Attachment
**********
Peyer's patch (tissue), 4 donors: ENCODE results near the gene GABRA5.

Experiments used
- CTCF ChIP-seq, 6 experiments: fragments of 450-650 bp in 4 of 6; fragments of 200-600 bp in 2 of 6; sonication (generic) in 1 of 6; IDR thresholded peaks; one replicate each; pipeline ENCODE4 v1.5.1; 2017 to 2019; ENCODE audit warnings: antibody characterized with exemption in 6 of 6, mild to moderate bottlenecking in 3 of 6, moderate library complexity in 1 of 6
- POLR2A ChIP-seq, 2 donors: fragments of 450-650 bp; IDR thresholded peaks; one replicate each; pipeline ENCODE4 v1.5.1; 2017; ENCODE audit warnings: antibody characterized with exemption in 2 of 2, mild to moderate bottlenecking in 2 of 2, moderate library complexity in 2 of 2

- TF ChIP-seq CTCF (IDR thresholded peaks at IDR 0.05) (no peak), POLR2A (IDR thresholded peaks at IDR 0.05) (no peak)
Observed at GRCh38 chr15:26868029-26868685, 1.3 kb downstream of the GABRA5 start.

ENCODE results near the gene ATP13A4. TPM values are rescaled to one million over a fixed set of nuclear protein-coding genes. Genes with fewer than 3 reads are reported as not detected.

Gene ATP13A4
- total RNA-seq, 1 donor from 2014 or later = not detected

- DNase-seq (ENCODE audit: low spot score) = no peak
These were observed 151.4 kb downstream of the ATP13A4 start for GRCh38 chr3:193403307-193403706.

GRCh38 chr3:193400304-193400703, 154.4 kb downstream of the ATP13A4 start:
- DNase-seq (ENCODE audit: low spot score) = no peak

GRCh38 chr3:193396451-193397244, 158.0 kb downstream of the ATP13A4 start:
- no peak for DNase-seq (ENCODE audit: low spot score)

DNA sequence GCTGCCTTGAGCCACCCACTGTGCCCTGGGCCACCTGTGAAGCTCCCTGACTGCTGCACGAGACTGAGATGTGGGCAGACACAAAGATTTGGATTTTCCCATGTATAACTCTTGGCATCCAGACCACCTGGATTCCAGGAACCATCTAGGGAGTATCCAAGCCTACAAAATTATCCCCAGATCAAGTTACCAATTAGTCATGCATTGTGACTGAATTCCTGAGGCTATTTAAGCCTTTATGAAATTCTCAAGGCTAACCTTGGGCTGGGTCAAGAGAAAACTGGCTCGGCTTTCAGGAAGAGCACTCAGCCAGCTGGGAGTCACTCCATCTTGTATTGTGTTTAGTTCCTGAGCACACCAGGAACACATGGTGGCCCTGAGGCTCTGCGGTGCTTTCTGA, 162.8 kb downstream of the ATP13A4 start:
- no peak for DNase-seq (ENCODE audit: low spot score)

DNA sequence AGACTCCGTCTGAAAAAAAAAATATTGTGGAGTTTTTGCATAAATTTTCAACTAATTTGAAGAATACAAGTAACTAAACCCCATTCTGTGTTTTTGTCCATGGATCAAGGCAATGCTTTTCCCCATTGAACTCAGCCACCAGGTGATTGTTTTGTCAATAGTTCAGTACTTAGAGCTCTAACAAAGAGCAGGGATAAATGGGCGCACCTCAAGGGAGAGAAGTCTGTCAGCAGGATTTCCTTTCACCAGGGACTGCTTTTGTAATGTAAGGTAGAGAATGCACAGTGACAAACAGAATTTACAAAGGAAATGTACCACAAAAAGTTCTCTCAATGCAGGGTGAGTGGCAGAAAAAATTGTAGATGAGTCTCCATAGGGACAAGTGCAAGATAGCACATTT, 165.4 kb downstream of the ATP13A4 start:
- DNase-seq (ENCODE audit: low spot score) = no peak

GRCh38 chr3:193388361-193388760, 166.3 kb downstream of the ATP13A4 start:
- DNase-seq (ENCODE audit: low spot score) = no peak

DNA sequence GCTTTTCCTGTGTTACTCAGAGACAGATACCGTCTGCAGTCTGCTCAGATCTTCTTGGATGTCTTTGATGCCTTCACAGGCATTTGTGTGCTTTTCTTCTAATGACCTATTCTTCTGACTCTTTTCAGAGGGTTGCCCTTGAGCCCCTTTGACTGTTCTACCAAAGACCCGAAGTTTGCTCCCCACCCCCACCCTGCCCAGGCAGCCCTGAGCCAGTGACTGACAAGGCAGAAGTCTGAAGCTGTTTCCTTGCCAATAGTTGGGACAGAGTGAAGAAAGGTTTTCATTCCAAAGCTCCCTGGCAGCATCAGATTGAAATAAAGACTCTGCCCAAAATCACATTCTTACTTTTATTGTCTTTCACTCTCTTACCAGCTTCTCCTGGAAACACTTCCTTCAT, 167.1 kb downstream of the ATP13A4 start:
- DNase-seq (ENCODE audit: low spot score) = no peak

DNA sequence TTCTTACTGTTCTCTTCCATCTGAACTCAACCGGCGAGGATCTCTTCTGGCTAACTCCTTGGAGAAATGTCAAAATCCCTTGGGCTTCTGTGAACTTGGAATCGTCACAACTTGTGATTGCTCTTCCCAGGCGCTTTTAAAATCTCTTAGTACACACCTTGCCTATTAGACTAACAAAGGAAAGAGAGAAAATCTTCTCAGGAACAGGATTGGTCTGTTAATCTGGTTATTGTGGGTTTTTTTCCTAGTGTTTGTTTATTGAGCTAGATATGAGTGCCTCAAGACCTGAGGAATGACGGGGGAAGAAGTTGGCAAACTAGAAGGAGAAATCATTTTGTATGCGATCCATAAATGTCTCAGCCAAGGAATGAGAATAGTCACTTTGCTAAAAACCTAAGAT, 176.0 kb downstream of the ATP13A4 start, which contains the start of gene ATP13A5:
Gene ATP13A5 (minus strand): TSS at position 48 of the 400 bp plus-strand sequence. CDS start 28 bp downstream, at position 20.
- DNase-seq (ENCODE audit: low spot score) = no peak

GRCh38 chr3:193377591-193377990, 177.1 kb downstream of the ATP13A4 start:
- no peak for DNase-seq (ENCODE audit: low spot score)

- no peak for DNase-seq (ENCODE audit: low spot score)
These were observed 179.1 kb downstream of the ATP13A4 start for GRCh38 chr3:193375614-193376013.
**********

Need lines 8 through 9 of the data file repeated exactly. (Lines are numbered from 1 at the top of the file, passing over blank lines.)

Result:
Gene ATP13A4
- total RNA-seq, 1 donor from 2014 or later = not detected